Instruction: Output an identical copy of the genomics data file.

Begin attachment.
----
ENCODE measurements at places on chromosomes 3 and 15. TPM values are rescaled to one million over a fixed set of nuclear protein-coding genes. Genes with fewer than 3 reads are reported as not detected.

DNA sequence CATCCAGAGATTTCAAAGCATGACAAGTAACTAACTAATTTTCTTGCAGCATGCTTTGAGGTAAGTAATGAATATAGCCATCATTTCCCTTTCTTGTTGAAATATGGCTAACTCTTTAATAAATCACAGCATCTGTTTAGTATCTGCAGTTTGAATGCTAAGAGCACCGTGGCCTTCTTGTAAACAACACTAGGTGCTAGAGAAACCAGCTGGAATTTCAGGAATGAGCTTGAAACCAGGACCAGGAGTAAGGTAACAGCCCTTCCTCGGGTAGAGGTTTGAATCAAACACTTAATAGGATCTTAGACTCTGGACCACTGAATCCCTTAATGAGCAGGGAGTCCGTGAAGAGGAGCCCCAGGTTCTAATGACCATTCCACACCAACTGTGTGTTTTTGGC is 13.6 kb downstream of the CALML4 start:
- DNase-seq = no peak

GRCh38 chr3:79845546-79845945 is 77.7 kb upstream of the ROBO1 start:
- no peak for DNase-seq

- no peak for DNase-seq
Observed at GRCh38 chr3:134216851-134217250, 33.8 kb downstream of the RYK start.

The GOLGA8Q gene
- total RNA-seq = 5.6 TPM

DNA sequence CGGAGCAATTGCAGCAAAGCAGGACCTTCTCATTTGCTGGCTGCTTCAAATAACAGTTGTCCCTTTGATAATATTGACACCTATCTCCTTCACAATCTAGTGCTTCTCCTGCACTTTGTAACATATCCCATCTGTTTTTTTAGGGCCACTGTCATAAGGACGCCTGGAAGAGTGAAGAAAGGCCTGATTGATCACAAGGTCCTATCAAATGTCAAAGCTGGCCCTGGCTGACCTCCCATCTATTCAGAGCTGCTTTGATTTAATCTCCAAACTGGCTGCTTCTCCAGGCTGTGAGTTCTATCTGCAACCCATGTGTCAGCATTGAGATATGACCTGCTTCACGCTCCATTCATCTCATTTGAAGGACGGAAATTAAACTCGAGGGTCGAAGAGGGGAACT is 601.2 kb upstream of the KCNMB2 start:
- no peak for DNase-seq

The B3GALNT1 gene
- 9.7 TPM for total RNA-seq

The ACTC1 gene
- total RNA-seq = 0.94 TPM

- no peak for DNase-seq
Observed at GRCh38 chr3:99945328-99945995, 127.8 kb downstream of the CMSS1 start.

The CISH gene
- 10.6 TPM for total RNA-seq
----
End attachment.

ENCODE measurements at places on chromosomes 3 and 15. TPM values are rescaled to one million over a fixed set of nuclear protein-coding genes. Genes with fewer than 3 reads are reported as not detected.

DNA sequence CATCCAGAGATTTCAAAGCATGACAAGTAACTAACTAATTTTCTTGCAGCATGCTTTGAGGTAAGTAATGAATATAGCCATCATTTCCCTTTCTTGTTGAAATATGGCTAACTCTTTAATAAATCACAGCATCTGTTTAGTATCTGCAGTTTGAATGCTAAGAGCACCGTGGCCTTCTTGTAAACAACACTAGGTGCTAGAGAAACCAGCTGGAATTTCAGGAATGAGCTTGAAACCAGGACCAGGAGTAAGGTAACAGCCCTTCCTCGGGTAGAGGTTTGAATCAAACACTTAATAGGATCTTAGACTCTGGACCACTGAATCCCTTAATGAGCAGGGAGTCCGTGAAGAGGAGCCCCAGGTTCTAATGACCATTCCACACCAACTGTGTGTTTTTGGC is 13.6 kb downstream of the CALML4 start:
- DNase-seq = no peak

GRCh38 chr3:79845546-79845945 is 77.7 kb upstream of the ROBO1 start:
- no peak for DNase-seq

- no peak for DNase-seq
Observed at GRCh38 chr3:134216851-134217250, 33.8 kb downstream of the RYK start.

The GOLGA8Q gene
- total RNA-seq = 5.6 TPM

DNA sequence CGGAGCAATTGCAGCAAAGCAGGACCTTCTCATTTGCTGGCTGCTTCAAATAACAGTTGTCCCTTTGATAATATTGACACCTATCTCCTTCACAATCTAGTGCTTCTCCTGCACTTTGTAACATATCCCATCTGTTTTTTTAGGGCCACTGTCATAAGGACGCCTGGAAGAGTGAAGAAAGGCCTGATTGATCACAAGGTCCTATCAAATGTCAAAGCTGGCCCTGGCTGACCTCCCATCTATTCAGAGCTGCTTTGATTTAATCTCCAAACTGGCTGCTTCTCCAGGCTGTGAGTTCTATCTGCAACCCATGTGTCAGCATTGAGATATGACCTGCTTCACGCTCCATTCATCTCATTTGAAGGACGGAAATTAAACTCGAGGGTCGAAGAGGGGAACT is 601.2 kb upstream of the KCNMB2 start:
- no peak for DNase-seq

The B3GALNT1 gene
- 9.7 TPM for total RNA-seq

The ACTC1 gene
- total RNA-seq = 0.94 TPM

- no peak for DNase-seq
Observed at GRCh38 chr3:99945328-99945995, 127.8 kb downstream of the CMSS1 start.

The CISH gene
- 10.6 TPM for total RNA-seq